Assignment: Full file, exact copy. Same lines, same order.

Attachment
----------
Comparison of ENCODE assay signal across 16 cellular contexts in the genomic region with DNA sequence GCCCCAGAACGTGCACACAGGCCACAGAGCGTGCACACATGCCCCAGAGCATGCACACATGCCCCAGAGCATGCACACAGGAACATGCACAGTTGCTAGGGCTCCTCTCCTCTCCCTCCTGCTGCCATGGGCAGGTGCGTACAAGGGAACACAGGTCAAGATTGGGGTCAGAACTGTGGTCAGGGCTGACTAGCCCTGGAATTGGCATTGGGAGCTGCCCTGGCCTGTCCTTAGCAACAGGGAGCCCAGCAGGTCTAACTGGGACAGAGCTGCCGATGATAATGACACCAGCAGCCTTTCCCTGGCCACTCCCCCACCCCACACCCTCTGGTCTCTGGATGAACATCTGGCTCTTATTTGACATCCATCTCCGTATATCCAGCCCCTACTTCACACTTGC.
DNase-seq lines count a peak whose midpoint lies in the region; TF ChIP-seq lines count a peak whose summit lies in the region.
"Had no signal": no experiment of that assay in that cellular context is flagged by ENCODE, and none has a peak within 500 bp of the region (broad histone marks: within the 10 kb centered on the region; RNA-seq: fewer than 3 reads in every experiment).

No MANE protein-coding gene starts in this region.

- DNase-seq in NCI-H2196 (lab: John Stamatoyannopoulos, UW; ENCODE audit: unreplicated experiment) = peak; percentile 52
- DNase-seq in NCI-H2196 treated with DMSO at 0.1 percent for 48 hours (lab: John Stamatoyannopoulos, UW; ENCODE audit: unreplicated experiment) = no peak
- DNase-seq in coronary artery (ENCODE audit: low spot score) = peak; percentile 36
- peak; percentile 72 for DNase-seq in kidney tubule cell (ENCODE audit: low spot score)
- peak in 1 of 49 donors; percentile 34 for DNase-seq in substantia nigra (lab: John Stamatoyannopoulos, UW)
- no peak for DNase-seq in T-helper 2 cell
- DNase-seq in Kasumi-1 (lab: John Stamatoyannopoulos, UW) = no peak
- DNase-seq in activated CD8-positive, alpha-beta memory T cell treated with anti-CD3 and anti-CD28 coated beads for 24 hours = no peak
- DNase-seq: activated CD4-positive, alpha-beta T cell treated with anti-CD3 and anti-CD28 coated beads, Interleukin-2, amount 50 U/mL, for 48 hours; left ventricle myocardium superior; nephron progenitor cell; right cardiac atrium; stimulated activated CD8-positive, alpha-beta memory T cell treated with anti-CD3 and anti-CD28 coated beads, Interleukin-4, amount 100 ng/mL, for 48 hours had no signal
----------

Comparison of ENCODE assay signal across 16 cellular contexts in the genomic region with DNA sequence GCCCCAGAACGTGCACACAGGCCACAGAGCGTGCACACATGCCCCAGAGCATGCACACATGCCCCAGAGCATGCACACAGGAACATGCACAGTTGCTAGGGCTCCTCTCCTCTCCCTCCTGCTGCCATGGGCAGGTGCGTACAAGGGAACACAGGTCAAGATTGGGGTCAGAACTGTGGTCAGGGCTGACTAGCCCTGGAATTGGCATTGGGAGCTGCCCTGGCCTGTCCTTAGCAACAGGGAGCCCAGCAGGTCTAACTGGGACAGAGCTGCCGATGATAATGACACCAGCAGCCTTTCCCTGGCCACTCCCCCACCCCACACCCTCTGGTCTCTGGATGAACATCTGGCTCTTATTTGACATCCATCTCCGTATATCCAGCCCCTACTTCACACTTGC.
DNase-seq lines count a peak whose midpoint lies in the region; TF ChIP-seq lines count a peak whose summit lies in the region.
"Had no signal": no experiment of that assay in that cellular context is flagged by ENCODE, and none has a peak within 500 bp of the region (broad histone marks: within the 10 kb centered on the region; RNA-seq: fewer than 3 reads in every experiment).

No MANE protein-coding gene starts in this region.

- DNase-seq in NCI-H2196 (lab: John Stamatoyannopoulos, UW; ENCODE audit: unreplicated experiment) = peak; percentile 52
- DNase-seq in NCI-H2196 treated with DMSO at 0.1 percent for 48 hours (lab: John Stamatoyannopoulos, UW; ENCODE audit: unreplicated experiment) = no peak
- DNase-seq in coronary artery (ENCODE audit: low spot score) = peak; percentile 36
- peak; percentile 72 for DNase-seq in kidney tubule cell (ENCODE audit: low spot score)
- peak in 1 of 49 donors; percentile 34 for DNase-seq in substantia nigra (lab: John Stamatoyannopoulos, UW)
- no peak for DNase-seq in T-helper 2 cell
- DNase-seq in Kasumi-1 (lab: John Stamatoyannopoulos, UW) = no peak
- DNase-seq in activated CD8-positive, alpha-beta memory T cell treated with anti-CD3 and anti-CD28 coated beads for 24 hours = no peak
- DNase-seq: activated CD4-positive, alpha-beta T cell treated with anti-CD3 and anti-CD28 coated beads, Interleukin-2, amount 50 U/mL, for 48 hours; left ventricle myocardium superior; nephron progenitor cell; right cardiac atrium; stimulated activated CD8-positive, alpha-beta memory T cell treated with anti-CD3 and anti-CD28 coated beads, Interleukin-4, amount 100 ng/mL, for 48 hours had no signal